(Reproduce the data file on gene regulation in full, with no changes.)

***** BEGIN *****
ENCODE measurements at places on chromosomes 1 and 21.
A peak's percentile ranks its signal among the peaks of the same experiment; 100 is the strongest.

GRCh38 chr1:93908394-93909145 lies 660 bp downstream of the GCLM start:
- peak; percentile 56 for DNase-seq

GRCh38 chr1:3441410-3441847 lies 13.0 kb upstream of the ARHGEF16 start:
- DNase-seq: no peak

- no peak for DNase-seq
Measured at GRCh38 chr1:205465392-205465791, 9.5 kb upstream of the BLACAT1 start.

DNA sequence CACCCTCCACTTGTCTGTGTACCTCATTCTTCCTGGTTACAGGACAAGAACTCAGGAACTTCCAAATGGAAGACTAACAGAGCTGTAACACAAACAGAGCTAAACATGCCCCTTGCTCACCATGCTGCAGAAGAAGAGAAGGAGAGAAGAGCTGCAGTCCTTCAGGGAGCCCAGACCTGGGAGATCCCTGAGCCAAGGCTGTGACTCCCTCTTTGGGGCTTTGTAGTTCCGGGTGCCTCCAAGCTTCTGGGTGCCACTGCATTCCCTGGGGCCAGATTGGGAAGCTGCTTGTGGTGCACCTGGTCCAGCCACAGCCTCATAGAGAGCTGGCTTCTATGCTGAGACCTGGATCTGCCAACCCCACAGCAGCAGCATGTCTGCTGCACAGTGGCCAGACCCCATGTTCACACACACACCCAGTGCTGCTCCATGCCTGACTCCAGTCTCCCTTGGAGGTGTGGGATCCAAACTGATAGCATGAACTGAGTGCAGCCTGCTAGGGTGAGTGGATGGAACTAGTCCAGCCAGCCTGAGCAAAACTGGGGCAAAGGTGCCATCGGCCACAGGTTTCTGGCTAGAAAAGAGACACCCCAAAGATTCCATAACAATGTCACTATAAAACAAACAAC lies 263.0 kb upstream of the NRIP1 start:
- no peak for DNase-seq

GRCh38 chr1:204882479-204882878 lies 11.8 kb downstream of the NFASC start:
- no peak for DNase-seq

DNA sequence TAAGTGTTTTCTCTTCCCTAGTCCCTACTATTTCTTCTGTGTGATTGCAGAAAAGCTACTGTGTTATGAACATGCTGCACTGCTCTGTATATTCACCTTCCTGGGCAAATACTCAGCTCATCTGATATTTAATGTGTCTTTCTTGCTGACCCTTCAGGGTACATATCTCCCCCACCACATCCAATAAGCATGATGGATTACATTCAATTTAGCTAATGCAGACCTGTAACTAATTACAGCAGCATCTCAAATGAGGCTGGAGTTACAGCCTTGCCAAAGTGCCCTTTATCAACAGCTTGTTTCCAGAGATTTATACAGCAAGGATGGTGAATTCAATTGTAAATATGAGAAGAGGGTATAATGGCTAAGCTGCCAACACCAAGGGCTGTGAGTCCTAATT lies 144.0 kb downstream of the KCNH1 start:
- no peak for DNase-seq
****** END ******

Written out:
ENCODE measurements at places on chromosomes 1 and 21.
A peak's percentile ranks its signal among the peaks of the same experiment; 100 is the strongest.

GRCh38 chr1:93908394-93909145 lies 660 bp downstream of the GCLM start:
- peak; percentile 56 for DNase-seq

GRCh38 chr1:3441410-3441847 lies 13.0 kb upstream of the ARHGEF16 start:
- DNase-seq: no peak

- no peak for DNase-seq
Measured at GRCh38 chr1:205465392-205465791, 9.5 kb upstream of the BLACAT1 start.

DNA sequence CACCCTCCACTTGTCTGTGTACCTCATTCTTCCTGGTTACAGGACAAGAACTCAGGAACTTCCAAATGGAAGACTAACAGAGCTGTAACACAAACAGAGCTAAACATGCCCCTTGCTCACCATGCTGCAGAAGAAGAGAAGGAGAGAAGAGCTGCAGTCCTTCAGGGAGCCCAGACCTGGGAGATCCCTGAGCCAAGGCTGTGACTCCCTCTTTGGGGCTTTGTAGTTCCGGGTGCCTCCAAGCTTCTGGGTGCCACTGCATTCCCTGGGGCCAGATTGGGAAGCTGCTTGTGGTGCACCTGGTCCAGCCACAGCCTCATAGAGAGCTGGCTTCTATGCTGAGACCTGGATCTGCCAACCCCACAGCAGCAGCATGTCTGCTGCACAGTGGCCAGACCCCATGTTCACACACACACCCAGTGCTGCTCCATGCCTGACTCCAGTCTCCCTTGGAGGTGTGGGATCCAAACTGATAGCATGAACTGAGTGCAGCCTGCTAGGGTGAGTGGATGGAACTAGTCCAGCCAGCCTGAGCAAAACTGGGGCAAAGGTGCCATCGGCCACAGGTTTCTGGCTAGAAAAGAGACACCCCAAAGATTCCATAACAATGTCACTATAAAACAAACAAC lies 263.0 kb upstream of the NRIP1 start:
- no peak for DNase-seq

GRCh38 chr1:204882479-204882878 lies 11.8 kb downstream of the NFASC start:
- no peak for DNase-seq

DNA sequence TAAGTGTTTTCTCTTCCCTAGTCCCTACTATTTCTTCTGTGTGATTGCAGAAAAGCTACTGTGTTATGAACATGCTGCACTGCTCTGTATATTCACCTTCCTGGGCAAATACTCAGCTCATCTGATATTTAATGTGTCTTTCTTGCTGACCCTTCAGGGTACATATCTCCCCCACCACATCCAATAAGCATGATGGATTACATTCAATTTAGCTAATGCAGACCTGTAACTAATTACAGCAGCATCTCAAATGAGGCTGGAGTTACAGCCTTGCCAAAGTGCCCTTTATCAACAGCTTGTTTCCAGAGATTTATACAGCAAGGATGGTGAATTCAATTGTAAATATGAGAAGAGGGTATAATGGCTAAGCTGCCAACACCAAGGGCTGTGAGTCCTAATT lies 144.0 kb downstream of the KCNH1 start:
- no peak for DNase-seq